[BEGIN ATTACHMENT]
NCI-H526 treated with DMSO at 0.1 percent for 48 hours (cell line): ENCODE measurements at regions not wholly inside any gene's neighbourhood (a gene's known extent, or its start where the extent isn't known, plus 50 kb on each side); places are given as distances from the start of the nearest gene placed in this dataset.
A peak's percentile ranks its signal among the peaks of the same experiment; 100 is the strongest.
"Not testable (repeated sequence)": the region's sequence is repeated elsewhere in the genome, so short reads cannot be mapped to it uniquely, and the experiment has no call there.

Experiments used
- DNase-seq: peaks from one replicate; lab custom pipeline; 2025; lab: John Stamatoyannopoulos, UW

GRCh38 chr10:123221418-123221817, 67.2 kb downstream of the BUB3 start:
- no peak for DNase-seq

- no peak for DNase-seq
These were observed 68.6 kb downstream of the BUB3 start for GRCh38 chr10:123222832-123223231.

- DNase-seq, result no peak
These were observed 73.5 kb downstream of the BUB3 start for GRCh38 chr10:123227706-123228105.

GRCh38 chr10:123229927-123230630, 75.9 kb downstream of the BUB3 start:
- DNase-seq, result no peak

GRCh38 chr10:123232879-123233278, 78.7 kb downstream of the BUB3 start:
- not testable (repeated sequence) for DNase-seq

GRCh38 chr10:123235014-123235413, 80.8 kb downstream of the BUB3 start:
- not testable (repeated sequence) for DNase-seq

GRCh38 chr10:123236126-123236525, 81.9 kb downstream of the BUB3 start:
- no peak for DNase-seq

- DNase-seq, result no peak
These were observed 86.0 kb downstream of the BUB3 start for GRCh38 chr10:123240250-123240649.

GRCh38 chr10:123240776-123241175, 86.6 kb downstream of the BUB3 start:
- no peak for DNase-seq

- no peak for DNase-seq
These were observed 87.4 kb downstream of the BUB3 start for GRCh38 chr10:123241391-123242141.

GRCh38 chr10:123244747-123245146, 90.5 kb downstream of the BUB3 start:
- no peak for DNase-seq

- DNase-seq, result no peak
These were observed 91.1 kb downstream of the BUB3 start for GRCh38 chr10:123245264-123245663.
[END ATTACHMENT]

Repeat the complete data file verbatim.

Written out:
NCI-H526 treated with DMSO at 0.1 percent for 48 hours (cell line): ENCODE measurements at regions not wholly inside any gene's neighbourhood (a gene's known extent, or its start where the extent isn't known, plus 50 kb on each side); places are given as distances from the start of the nearest gene placed in this dataset.
A peak's percentile ranks its signal among the peaks of the same experiment; 100 is the strongest.
"Not testable (repeated sequence)": the region's sequence is repeated elsewhere in the genome, so short reads cannot be mapped to it uniquely, and the experiment has no call there.

Experiments used
- DNase-seq: peaks from one replicate; lab custom pipeline; 2025; lab: John Stamatoyannopoulos, UW

GRCh38 chr10:123221418-123221817, 67.2 kb downstream of the BUB3 start:
- no peak for DNase-seq

- no peak for DNase-seq
These were observed 68.6 kb downstream of the BUB3 start for GRCh38 chr10:123222832-123223231.

- DNase-seq, result no peak
These were observed 73.5 kb downstream of the BUB3 start for GRCh38 chr10:123227706-123228105.

GRCh38 chr10:123229927-123230630, 75.9 kb downstream of the BUB3 start:
- DNase-seq, result no peak

GRCh38 chr10:123232879-123233278, 78.7 kb downstream of the BUB3 start:
- not testable (repeated sequence) for DNase-seq

GRCh38 chr10:123235014-123235413, 80.8 kb downstream of the BUB3 start:
- not testable (repeated sequence) for DNase-seq

GRCh38 chr10:123236126-123236525, 81.9 kb downstream of the BUB3 start:
- no peak for DNase-seq

- DNase-seq, result no peak
These were observed 86.0 kb downstream of the BUB3 start for GRCh38 chr10:123240250-123240649.

GRCh38 chr10:123240776-123241175, 86.6 kb downstream of the BUB3 start:
- no peak for DNase-seq

- no peak for DNase-seq
These were observed 87.4 kb downstream of the BUB3 start for GRCh38 chr10:123241391-123242141.

GRCh38 chr10:123244747-123245146, 90.5 kb downstream of the BUB3 start:
- no peak for DNase-seq

- DNase-seq, result no peak
These were observed 91.1 kb downstream of the BUB3 start for GRCh38 chr10:123245264-123245663.